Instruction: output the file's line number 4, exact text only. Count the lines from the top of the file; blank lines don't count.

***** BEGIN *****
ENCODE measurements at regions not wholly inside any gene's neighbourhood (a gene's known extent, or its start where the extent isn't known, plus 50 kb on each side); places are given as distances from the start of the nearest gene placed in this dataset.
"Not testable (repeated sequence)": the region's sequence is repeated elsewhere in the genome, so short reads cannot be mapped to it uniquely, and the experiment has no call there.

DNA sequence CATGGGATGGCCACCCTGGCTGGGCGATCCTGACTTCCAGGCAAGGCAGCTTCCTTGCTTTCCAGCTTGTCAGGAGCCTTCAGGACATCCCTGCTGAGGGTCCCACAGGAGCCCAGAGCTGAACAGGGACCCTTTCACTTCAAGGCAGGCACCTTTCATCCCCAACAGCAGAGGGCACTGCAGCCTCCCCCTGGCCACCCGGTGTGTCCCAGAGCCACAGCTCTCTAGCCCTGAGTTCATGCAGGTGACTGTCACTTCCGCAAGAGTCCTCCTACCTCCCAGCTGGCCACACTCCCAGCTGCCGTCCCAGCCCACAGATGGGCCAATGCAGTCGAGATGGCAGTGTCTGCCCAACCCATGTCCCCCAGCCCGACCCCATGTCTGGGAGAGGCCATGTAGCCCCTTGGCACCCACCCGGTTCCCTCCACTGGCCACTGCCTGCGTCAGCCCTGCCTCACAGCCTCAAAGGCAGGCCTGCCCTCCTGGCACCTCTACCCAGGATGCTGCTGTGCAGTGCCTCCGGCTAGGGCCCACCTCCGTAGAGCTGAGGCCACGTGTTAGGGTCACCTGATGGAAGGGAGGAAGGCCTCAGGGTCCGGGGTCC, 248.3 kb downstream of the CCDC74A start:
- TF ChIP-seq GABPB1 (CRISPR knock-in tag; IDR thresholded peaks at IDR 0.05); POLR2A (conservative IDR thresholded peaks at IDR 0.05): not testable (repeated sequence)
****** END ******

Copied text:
- TF ChIP-seq GABPB1 (CRISPR knock-in tag; IDR thresholded peaks at IDR 0.05); POLR2A (conservative IDR thresholded peaks at IDR 0.05): not testable (repeated sequence)